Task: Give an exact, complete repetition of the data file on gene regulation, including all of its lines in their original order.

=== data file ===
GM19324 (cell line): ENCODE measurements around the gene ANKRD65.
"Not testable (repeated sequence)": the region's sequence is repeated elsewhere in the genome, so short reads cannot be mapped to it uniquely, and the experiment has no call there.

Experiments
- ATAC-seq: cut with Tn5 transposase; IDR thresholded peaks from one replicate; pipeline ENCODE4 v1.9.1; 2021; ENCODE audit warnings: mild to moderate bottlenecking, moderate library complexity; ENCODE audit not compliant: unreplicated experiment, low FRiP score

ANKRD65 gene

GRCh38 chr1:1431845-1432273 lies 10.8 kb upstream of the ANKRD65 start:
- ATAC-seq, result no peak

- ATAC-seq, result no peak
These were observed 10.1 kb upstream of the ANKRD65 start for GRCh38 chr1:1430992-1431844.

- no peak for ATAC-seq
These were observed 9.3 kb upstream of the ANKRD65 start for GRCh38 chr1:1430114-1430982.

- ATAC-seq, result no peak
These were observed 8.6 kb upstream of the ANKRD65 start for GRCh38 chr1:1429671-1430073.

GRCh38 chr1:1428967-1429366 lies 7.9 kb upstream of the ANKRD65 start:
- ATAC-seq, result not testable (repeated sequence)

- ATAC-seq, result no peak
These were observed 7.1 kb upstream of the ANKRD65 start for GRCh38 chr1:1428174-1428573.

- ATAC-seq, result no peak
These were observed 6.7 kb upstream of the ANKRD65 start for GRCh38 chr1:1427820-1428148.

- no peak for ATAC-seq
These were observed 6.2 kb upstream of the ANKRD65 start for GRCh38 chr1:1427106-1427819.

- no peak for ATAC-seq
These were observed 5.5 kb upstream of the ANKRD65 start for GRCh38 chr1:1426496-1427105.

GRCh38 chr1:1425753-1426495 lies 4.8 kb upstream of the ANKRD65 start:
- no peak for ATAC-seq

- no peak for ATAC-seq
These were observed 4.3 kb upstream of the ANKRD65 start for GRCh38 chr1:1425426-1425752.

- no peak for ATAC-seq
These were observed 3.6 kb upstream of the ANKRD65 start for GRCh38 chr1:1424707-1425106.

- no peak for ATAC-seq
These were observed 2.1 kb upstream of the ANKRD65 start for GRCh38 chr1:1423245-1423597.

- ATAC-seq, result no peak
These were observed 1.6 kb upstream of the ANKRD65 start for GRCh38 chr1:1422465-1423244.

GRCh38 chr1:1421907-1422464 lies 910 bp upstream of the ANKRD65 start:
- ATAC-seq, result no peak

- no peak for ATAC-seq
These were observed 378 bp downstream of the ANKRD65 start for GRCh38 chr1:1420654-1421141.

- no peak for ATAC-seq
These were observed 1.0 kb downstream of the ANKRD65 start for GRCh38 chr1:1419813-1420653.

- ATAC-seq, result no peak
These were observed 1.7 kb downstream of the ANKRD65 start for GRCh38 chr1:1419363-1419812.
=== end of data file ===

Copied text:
GM19324 (cell line): ENCODE measurements around the gene ANKRD65.
"Not testable (repeated sequence)": the region's sequence is repeated elsewhere in the genome, so short reads cannot be mapped to it uniquely, and the experiment has no call there.

Experiments
- ATAC-seq: cut with Tn5 transposase; IDR thresholded peaks from one replicate; pipeline ENCODE4 v1.9.1; 2021; ENCODE audit warnings: mild to moderate bottlenecking, moderate library complexity; ENCODE audit not compliant: unreplicated experiment, low FRiP score

ANKRD65 gene

GRCh38 chr1:1431845-1432273 lies 10.8 kb upstream of the ANKRD65 start:
- ATAC-seq, result no peak

- ATAC-seq, result no peak
These were observed 10.1 kb upstream of the ANKRD65 start for GRCh38 chr1:1430992-1431844.

- no peak for ATAC-seq
These were observed 9.3 kb upstream of the ANKRD65 start for GRCh38 chr1:1430114-1430982.

- ATAC-seq, result no peak
These were observed 8.6 kb upstream of the ANKRD65 start for GRCh38 chr1:1429671-1430073.

GRCh38 chr1:1428967-1429366 lies 7.9 kb upstream of the ANKRD65 start:
- ATAC-seq, result not testable (repeated sequence)

- ATAC-seq, result no peak
These were observed 7.1 kb upstream of the ANKRD65 start for GRCh38 chr1:1428174-1428573.

- ATAC-seq, result no peak
These were observed 6.7 kb upstream of the ANKRD65 start for GRCh38 chr1:1427820-1428148.

- no peak for ATAC-seq
These were observed 6.2 kb upstream of the ANKRD65 start for GRCh38 chr1:1427106-1427819.

- no peak for ATAC-seq
These were observed 5.5 kb upstream of the ANKRD65 start for GRCh38 chr1:1426496-1427105.

GRCh38 chr1:1425753-1426495 lies 4.8 kb upstream of the ANKRD65 start:
- no peak for ATAC-seq

- no peak for ATAC-seq
These were observed 4.3 kb upstream of the ANKRD65 start for GRCh38 chr1:1425426-1425752.

- no peak for ATAC-seq
These were observed 3.6 kb upstream of the ANKRD65 start for GRCh38 chr1:1424707-1425106.

- no peak for ATAC-seq
These were observed 2.1 kb upstream of the ANKRD65 start for GRCh38 chr1:1423245-1423597.

- ATAC-seq, result no peak
These were observed 1.6 kb upstream of the ANKRD65 start for GRCh38 chr1:1422465-1423244.

GRCh38 chr1:1421907-1422464 lies 910 bp upstream of the ANKRD65 start:
- ATAC-seq, result no peak

- no peak for ATAC-seq
These were observed 378 bp downstream of the ANKRD65 start for GRCh38 chr1:1420654-1421141.

- no peak for ATAC-seq
These were observed 1.0 kb downstream of the ANKRD65 start for GRCh38 chr1:1419813-1420653.

- ATAC-seq, result no peak
These were observed 1.7 kb downstream of the ANKRD65 start for GRCh38 chr1:1419363-1419812.